A statutory infected area was declared in 1992 to control the spread of varroosis. Movements in and out of the affected area are possible only under licence and imports of bees from third countries are restricted.
I thank my hon. Friend for that reply. Does he also recognise that the licensing of only one treatment for varroa—Bayverol—is likely to lead to immunity gathering in the mites that spread it? If that happens, the bee population of Britain could decline sharply, with serious repercussions for food growing and agriculture. Will he consider licensing at least two treatments so that they can be used alternately, therefore avoiding immunity gathering and reducing the threat of a serious plague in the bee population of the British isles?
My hon. Friend refers to the bee population. I can inform the House that I had no idea about its size. Every hon. Member has beekeepers in their constituency, I think, to judge from the amount of representation that has been made on the matter. The population is actually 10 billion, and it produces some 4,000 tonnes of honey. My hon. Friend raises an important point. In many ways, we are governed by our membership of the European Union. Authorising veterinary products simply cannot be done on the nod by one state alone. I am well aware that some beekeepers use other preparations. By and large, as long as they do not end up as residues in the food, they are acceptable. Nevertheless, we are seeking information about some of them.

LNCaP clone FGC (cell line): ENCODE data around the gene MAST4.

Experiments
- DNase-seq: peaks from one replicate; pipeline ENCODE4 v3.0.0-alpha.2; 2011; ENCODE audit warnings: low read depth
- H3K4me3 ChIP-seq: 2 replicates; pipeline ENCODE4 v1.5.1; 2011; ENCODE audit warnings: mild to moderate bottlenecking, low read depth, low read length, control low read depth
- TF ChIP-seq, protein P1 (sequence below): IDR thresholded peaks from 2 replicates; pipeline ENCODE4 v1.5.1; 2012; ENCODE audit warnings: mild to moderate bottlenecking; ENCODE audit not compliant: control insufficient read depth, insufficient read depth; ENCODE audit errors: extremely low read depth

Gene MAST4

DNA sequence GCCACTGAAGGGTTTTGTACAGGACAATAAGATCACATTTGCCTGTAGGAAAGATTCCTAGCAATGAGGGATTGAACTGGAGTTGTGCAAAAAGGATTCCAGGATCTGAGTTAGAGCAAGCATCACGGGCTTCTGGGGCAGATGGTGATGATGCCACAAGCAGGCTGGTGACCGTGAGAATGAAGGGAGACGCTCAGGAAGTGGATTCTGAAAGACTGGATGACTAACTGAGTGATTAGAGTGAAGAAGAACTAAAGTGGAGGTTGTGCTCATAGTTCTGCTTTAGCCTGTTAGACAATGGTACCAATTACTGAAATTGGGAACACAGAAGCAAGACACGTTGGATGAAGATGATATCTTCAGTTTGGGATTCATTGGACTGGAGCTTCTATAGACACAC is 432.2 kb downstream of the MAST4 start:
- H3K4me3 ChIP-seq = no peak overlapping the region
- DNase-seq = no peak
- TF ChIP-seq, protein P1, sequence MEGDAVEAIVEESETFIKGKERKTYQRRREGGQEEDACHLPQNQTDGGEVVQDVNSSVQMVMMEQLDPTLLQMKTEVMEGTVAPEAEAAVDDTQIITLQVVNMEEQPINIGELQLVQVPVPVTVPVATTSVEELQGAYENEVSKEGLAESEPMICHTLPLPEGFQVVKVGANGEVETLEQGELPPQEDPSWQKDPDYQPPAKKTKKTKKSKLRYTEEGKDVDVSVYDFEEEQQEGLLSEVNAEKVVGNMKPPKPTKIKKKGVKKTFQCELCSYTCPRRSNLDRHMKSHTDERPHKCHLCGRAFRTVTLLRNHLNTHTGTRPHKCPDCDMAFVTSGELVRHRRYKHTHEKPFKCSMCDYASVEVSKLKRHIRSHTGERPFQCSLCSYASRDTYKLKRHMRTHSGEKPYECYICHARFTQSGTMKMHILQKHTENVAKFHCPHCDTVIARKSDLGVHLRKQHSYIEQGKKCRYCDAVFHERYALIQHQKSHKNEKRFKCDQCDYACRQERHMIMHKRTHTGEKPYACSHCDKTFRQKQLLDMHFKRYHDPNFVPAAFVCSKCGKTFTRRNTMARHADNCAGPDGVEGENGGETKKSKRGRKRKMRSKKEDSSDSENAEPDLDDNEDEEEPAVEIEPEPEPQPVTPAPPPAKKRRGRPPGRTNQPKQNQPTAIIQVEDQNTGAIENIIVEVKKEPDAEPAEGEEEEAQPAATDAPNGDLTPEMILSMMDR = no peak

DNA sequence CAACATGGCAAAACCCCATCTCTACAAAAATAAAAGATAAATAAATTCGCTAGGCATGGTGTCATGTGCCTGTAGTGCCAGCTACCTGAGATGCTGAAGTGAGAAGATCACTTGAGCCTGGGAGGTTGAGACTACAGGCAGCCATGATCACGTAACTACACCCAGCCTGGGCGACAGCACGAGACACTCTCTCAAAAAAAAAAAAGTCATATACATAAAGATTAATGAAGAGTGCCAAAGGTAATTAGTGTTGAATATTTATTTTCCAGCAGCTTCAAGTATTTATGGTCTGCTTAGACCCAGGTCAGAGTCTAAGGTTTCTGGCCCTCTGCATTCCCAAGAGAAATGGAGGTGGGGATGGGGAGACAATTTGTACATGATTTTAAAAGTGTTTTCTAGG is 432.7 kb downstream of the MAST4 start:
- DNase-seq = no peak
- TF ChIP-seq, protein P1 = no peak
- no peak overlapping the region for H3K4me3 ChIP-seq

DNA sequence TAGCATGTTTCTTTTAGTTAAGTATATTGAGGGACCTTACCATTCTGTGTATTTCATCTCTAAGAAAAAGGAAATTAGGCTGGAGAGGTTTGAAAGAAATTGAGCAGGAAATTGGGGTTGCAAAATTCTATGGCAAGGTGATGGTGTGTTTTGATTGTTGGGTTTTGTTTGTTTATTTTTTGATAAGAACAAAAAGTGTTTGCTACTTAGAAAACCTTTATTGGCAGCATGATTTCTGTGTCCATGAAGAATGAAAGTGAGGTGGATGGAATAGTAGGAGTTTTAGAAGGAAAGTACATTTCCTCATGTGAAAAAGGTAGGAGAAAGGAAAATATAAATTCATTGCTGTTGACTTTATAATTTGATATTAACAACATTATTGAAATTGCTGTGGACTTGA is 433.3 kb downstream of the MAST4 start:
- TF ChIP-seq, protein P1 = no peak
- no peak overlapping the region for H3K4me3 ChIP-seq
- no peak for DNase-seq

The Minister came close to admitting that the reason for one product being used is some Eurocrat's recent definition of bees as food-producing animals. Will he now admit that that is unfair European interference in the traditional British way of life and will he make representations to the European Union to turn round that definition and, by that means, allow British beekeepers to return to using tar and icing sugar, which are perfectly good ways to deal with Varroa Jacobsoni?
The Department spends a considerable amount of money to ensure that we have a viable United Kingdom honey programme.